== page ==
Pedro Almodóvar’s Julieta: A mother and daughter … and what else?
16 February 2017
Written and directed by Pedro Almodóvar, based on short stories by Alice Munro
Written and directed by veteran Spanish filmmaker Pedro Almodóvar, Julieta is loosely based on a trio of short stories by Canadian author Alice Munro (from Runaway, 2004). The director’s twentieth feature is a family melodrama that seeks to explore themes of guilt, alienation and absence, but with very limited results.
The middle-aged Julieta (Emma Suárez), when the film opens, is packing up her elegant Madrid apartment and moving to Portugal with her partner Lorenzo (Darío Grandinetti). But her plans are disrupted when she runs into Beatriz (Michelle Jenner), a childhood friend of her daughter Antía, who informs Julieta that Antía now has three children and is living in Switzerland. The news rips through the protagonist, having been out of touch with her offspring for some twelve years.
In the event that Antía should come looking for her, Julieta rents an apartment in the same building where she last lived with her daughter, leaving Lorenzo in the dark regarding his lover’s change of heart. A distraught Julieta then proceeds to write a lengthy letter to her missing daughter.
In it, she recounts meeting Xoan (Daniel Grao), Antía’s father, on a train. (The younger version of Julieta is played by Adriana Ugarte.) Xoan is a fisherman, whose wife has been comatose for five years. Later, responding to an invitation from Xoan, a pregnant Julieta arrives at his picturesque seaside home just as his wife passes away.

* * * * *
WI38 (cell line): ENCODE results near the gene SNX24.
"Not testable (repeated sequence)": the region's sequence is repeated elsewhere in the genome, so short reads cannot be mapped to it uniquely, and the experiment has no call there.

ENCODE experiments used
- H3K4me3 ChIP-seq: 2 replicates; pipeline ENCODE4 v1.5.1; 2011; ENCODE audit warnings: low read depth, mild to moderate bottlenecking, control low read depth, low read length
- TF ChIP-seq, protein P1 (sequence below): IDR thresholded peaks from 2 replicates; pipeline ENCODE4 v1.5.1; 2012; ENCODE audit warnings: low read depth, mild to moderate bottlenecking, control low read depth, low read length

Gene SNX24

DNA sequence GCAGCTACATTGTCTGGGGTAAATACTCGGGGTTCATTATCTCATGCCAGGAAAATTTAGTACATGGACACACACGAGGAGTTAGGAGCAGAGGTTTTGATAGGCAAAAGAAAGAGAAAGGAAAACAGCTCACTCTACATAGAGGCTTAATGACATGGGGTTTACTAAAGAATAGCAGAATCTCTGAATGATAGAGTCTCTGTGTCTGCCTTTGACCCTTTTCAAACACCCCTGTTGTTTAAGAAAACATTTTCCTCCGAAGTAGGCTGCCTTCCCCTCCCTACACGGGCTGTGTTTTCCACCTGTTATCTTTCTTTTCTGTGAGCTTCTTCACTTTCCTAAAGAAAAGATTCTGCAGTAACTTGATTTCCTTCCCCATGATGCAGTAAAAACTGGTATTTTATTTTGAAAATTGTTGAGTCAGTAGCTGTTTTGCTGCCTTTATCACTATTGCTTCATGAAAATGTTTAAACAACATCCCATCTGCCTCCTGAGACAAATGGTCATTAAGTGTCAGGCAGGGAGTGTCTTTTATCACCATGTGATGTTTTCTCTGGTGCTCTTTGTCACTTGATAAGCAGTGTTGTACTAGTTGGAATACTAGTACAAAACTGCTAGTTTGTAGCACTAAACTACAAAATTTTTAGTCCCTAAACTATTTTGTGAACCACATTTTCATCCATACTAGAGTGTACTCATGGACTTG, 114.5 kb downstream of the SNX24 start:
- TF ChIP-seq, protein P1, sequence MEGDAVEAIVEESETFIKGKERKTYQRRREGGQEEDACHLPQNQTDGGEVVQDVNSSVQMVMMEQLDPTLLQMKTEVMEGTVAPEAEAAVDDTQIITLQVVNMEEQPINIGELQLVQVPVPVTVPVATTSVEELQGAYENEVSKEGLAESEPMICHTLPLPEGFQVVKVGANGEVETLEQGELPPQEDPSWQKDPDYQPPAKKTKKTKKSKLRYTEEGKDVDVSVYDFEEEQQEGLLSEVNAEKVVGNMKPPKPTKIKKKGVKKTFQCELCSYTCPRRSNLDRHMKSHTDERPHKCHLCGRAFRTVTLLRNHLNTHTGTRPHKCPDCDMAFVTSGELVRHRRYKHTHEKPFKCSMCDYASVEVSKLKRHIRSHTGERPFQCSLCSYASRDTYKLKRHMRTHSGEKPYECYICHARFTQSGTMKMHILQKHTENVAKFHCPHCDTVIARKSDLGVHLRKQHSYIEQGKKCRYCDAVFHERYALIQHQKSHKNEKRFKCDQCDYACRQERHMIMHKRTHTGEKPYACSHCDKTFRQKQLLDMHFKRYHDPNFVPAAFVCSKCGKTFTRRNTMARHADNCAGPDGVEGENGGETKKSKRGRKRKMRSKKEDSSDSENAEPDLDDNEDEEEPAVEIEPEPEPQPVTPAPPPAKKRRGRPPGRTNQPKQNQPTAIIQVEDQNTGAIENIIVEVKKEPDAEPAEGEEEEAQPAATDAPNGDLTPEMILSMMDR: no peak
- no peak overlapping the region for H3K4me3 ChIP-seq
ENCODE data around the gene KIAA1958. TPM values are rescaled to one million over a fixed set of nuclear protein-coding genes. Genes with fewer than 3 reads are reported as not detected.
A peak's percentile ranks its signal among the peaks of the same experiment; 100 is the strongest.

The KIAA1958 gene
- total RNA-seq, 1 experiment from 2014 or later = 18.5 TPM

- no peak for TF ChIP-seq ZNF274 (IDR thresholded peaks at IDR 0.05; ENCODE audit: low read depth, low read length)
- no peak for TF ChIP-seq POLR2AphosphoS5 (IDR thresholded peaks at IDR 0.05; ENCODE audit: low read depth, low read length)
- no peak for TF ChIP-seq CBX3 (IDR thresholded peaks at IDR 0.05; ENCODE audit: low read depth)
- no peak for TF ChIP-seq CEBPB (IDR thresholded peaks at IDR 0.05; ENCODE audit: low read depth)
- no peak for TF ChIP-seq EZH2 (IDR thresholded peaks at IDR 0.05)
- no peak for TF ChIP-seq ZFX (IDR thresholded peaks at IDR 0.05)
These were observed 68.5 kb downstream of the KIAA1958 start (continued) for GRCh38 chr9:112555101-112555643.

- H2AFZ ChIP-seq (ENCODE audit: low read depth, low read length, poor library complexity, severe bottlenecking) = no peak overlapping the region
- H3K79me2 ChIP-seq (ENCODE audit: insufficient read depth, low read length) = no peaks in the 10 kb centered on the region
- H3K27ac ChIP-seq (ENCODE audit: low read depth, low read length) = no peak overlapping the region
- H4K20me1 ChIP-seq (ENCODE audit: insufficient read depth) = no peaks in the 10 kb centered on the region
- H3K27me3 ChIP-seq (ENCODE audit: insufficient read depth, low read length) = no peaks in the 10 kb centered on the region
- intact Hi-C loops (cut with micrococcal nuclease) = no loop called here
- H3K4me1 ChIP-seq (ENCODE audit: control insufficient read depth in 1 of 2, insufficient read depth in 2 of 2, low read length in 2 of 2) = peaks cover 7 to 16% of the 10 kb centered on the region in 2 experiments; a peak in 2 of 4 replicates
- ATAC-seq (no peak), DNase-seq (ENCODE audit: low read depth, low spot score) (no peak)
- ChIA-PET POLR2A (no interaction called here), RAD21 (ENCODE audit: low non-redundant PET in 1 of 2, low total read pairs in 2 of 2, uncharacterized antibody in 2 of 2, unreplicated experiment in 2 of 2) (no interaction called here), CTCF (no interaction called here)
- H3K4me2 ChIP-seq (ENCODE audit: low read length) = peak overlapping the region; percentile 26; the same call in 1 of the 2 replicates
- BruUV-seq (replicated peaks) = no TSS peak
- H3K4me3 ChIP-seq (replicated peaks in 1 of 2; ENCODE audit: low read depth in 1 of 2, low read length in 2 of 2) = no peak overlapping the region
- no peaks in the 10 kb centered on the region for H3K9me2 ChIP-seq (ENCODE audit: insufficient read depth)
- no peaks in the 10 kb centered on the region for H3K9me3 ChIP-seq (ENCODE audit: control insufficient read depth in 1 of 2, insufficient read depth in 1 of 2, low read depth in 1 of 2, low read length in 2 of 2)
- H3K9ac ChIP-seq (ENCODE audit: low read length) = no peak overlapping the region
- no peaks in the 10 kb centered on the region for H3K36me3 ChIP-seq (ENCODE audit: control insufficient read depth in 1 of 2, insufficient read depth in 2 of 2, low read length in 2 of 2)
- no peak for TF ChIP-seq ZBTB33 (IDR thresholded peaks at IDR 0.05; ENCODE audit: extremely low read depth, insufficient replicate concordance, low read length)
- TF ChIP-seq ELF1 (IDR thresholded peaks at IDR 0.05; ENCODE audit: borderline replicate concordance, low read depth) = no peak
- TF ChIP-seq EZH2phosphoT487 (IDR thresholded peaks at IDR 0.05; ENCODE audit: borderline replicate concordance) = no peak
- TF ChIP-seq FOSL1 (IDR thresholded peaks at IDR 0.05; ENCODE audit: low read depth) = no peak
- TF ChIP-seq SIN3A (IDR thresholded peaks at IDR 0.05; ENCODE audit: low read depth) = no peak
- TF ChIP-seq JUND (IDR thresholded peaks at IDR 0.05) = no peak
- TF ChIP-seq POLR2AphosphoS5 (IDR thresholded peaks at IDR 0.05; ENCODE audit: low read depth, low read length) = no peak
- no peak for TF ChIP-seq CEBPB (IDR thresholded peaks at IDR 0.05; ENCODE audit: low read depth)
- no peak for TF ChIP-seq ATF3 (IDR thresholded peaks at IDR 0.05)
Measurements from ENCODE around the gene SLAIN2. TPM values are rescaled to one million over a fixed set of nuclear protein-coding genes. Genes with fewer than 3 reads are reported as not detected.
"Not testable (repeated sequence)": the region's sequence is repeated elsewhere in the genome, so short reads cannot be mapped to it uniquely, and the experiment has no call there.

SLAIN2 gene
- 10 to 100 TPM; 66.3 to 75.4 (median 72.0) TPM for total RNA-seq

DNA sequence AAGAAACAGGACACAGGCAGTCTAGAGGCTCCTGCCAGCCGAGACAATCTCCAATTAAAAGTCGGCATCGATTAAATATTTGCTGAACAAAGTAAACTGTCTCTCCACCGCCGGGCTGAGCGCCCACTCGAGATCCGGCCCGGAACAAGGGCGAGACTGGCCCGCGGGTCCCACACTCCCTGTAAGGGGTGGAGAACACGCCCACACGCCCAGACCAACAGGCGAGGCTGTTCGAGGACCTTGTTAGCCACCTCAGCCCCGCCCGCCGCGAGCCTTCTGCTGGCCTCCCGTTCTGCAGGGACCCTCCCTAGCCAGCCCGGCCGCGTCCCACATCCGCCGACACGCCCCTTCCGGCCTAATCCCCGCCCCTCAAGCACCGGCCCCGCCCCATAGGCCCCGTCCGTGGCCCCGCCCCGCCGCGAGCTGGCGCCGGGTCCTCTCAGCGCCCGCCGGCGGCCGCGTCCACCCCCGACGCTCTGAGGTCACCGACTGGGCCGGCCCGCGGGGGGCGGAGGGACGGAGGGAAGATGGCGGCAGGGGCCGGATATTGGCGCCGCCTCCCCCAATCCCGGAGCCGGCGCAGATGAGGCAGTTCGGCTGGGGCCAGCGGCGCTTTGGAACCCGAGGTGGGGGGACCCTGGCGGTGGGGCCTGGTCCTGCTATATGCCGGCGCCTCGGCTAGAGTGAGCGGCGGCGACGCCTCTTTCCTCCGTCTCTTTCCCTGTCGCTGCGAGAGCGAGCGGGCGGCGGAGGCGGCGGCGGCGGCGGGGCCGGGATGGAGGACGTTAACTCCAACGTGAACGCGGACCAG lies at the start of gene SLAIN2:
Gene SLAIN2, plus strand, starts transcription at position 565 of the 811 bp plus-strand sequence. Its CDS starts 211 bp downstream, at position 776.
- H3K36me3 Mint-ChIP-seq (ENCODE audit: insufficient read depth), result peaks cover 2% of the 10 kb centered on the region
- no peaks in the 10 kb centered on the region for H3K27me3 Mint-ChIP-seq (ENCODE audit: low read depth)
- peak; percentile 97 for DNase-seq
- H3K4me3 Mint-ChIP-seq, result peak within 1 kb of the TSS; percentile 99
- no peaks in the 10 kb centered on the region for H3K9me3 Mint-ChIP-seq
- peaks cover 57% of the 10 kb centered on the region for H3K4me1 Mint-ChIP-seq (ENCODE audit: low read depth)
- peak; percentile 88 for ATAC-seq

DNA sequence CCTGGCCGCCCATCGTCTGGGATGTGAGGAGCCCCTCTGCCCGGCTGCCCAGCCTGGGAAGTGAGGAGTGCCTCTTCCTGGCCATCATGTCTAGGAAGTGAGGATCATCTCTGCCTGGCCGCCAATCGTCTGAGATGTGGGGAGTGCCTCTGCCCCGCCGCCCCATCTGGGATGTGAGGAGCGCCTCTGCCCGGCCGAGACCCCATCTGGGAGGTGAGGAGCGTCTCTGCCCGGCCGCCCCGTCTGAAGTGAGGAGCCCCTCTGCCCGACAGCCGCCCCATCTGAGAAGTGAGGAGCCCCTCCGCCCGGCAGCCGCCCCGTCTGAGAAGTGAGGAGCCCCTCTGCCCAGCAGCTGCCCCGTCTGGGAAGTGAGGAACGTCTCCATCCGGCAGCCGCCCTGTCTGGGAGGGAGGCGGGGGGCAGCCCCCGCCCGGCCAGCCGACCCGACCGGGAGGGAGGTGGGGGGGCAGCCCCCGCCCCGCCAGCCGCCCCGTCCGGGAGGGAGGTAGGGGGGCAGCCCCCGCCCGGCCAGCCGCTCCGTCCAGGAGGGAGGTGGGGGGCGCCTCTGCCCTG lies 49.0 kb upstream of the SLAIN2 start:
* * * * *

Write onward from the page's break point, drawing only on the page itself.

To begin with, Julieta, Xoan and Antía are happy, but Julieta’s life is also affected by a mother dying of Alzheimer’s, and the presence of Ava (Inma Cuesta), Xoan’s old friend and part-time lover. “A man needs a woman, not a vegetable,” says Xoan’s stern housekeeper (Rossy de Palma) to justify the Xoan/Ava liaison. Julieta and Xoan quarrel and the latter goes out to sea never to return.
Past and present intertwine in a convoluted plot, revealing that Antía, now a young adult (Blanca Parés), became estranged from Julieta while attending a retreat in the Pyrenees. Having been religiously indoctrinated, she disavows both her mother and Beatriz, with whom she has had an affair. But, ultimately, what part does Xoan’s death play in the endless river of tears?
Almodóvar’s film, unhappily, does not add up to that much. It is overwrought, preoccupied with an upper middle class milieu, whose emotional vocabulary and behavior feel largely contrived. Julieta is guilt-ridden: over Xoan, over Antía and even over the man who kills himself by jumping in front of the train in which Julieta and Xoan meet. She is alternately obsessed with and angered by Antía’s disappearance. There is not much else in her life—except that it is clearly devoid of financial stress. Hanging in Julieta’s well-appointed Madrid flat, for example, is a Lucian Freud self-portrait. The artist’s work today auctions for millions of dollars.